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Former King George School Board chairman convicted in hit-and-run death
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Former King George School Board chairman convicted in hit-and-run death

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crime scene

A former chairman of the King George County School Board was convicted last week of leaving the scene of a fatal hit-and-run in 2019.

John Cecil Davis, 62, entered a plea of no contest Thursday in King George Circuit Court to a charge of felony hit-and-run. The charge stems from the Oct. 25, 2019, death of 44-year-old Jose Mendez Mendez, who was found dead in a ditch the morning after he was struck.

Davis’ conviction carries a maximum penalty of 10 years in prison, but an agreement worked out by prosecutor Charlie Clark and defense attorneys Jim Breedon and Jeff Mathews limits Davis’ maximum active sentence to five years. As part of the agreement, a felony murder charge was dropped. Davis was allowed to remain free on bond until his sentencing, which is set for Jan. 6.

According to the evidence presented by Clark, Mendez’s body was discovered about 7 a.m. on Oct. 26, 2019. He had left his home the previous night to walk to a 7-Eleven. Clark said Mendez decided to walk instead of drive because he had been drinking.

The evidence showed that Davis had been at the China Garden restaurant in Dahlgren that night, about a quarter-mile from where Mendez’s body was found on Dahlgren Road near Hill Drive. Pieces of a 2004 Ford Expedition that later tied Davis to the incident were recovered at the scene, and a witness reported seeing Davis drive off Dahlgren Road close to the time that Mendez was walking in the area. Several witnesses reported seeing Davis drinking that night, Clark said.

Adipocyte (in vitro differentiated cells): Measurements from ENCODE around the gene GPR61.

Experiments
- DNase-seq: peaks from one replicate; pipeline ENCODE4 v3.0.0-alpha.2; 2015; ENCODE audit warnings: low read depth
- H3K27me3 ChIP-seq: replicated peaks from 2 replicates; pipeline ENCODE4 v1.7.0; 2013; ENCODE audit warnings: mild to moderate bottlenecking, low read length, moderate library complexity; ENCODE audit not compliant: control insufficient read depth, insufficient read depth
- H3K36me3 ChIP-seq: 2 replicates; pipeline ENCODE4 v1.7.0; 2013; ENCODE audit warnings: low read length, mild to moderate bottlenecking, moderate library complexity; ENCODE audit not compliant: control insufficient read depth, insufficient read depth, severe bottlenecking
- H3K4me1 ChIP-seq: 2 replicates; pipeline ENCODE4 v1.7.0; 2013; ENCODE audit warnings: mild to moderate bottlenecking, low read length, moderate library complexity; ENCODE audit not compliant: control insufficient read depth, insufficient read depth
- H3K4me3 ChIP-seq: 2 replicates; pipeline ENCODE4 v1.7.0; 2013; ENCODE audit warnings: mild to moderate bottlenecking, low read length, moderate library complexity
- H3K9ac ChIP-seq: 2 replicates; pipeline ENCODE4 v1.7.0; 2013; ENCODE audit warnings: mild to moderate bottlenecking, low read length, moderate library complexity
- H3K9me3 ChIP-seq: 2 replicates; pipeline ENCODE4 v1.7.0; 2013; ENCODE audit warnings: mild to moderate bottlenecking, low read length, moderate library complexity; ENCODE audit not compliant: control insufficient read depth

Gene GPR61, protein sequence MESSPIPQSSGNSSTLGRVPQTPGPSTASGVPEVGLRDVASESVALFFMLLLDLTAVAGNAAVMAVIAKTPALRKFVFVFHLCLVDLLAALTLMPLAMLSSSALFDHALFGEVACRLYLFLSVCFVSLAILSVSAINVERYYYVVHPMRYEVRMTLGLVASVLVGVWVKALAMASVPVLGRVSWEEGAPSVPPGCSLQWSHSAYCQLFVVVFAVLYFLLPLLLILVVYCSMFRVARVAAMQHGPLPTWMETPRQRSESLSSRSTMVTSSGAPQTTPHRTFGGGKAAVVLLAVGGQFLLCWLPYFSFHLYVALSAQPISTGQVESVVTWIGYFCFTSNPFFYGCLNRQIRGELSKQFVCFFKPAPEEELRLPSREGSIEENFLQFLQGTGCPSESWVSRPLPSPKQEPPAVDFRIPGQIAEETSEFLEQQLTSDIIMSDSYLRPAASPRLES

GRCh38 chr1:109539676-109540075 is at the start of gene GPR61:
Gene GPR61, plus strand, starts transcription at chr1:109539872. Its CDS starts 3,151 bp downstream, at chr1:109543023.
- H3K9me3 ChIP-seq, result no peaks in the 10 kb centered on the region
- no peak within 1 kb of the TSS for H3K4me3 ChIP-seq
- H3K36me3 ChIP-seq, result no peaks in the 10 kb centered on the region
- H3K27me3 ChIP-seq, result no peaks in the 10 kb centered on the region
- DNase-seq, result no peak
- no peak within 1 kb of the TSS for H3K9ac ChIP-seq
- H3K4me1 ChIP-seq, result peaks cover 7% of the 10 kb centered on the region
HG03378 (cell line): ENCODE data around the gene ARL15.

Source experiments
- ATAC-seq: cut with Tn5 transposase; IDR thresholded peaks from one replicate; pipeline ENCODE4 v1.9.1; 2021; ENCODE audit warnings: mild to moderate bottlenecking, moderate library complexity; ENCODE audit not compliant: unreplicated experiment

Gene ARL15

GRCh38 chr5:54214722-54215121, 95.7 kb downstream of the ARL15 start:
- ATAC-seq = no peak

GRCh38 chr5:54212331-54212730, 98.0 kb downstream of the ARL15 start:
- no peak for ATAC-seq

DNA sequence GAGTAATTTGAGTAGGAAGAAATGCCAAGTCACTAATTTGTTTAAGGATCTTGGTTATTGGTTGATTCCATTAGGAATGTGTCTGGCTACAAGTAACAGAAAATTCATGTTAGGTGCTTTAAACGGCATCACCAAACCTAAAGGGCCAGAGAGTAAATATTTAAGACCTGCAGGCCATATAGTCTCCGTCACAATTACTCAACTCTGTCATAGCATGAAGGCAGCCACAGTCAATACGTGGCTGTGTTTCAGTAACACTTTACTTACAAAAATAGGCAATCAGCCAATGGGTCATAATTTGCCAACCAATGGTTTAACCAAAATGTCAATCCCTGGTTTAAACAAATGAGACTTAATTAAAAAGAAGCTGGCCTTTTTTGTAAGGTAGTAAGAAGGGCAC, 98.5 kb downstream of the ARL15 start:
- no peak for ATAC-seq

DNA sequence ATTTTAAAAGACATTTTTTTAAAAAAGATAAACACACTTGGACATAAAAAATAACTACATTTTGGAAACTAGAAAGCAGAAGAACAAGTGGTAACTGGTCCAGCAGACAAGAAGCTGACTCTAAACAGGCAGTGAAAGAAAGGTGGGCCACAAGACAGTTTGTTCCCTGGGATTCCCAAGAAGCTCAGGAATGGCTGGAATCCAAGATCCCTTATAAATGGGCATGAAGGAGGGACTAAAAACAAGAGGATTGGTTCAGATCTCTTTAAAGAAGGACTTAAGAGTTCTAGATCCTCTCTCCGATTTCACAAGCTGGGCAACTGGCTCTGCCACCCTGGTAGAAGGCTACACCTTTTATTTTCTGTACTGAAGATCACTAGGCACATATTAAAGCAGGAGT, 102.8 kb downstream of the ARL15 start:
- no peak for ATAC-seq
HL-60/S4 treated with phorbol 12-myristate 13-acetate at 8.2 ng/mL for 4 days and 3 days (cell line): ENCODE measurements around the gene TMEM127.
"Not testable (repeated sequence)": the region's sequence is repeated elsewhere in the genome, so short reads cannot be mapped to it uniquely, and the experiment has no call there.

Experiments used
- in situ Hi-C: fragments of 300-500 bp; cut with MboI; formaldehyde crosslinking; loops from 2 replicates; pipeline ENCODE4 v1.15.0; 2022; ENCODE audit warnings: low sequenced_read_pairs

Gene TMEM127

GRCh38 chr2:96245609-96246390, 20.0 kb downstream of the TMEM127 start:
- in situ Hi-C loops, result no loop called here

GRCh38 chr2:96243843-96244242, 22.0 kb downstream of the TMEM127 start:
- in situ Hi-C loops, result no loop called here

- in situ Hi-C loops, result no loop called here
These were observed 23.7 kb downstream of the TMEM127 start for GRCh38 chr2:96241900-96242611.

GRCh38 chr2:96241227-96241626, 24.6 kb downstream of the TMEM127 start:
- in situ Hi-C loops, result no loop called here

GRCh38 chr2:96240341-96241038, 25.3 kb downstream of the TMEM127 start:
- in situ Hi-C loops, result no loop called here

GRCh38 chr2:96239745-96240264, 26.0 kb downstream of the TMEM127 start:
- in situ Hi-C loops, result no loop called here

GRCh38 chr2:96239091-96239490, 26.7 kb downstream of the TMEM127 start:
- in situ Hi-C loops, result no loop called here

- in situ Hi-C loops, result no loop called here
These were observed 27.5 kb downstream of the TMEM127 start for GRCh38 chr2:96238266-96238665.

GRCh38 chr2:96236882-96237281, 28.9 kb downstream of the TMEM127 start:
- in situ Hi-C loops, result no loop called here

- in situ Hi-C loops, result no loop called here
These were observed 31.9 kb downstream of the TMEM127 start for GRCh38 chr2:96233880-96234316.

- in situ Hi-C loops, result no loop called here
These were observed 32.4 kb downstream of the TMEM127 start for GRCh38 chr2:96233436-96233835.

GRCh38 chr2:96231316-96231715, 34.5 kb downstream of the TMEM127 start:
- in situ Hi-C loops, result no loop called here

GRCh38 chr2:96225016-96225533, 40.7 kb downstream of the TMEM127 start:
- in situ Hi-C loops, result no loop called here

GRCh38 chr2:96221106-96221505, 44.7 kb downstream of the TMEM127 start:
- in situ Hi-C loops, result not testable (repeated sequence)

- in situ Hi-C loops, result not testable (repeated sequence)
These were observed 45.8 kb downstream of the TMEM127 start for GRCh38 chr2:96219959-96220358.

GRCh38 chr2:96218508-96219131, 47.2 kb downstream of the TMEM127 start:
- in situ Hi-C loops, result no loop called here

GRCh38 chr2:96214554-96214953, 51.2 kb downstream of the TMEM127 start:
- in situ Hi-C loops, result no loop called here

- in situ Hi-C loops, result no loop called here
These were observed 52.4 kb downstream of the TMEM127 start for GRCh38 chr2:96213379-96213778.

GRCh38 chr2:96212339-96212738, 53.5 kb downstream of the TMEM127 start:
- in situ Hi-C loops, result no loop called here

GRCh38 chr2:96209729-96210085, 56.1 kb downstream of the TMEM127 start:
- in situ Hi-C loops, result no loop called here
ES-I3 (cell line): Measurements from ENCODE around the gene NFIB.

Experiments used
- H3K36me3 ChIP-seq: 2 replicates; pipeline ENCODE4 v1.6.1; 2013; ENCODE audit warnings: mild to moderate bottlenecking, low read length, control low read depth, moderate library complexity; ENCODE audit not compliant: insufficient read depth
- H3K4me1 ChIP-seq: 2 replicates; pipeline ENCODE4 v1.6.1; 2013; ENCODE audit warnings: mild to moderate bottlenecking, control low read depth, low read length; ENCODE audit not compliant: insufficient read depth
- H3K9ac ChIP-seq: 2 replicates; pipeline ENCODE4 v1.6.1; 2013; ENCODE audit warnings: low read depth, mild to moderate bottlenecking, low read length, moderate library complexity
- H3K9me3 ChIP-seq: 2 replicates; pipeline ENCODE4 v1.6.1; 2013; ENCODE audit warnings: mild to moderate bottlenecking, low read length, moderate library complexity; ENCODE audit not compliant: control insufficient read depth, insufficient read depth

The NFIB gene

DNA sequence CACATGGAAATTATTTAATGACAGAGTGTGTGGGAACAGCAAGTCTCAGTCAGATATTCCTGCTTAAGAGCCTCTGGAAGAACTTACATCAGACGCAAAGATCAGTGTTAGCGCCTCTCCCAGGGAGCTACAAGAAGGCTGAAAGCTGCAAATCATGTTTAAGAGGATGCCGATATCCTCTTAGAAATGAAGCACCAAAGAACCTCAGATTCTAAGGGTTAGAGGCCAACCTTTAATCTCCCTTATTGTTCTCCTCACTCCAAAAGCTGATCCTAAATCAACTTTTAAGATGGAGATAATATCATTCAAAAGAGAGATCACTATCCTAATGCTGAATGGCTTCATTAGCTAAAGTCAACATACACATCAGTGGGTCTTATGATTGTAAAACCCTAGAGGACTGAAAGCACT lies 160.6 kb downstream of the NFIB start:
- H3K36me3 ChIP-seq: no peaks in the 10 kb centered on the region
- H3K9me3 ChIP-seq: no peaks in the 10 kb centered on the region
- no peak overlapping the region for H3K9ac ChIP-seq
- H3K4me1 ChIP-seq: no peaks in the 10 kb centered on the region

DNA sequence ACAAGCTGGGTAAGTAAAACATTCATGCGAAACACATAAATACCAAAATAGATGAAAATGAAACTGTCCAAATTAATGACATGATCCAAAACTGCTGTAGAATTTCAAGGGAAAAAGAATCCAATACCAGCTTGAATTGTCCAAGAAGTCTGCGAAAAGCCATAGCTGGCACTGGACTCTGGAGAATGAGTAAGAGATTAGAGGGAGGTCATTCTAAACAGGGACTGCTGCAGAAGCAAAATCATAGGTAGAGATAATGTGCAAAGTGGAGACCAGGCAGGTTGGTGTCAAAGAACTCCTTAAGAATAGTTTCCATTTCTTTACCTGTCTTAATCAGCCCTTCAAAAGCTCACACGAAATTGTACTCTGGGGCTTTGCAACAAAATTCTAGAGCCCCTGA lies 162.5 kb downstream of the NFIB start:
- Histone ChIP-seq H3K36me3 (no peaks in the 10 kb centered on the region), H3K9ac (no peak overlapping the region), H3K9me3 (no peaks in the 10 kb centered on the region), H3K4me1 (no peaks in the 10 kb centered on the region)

Following Mendez’s death, detectives handed out flyers and talked to multiple people seeking tips about the incident. On Nov. 15, 2019, the Sheriff’s Office received an anonymous note that read, “Hit and Run on Dahlgren Road. John Davis.”

After learning that Davis had an Expedition, police went to his home with a search warrant. The vehicle was not there, and Davis refused to tell police where it was. Clark said Davis never asked why officers were there or why they wanted to see his vehicle.

Detective Drew Massey knew that Davis’ family owned property in Westmoreland County with multiple outbuildings. Massey had hunted on the property with Davis’ father.

Police obtained another search warrant and found Davis’ Expedition in a garage on the Westmoreland property, 25 days after the hit-and-run. Clark said Davis had been attempting to fix the damage on his vehicle while it was concealed.

Forensic evidence showed that the car pieces found at the crash site had come from Davis’ vehicle.

Police also recovered Davis’ bank and phone records, which showed he was in the area about the time Mendez was killed.

Davis served at least three terms on the county School Board and was chairman in 2015. He is no longer on the board.

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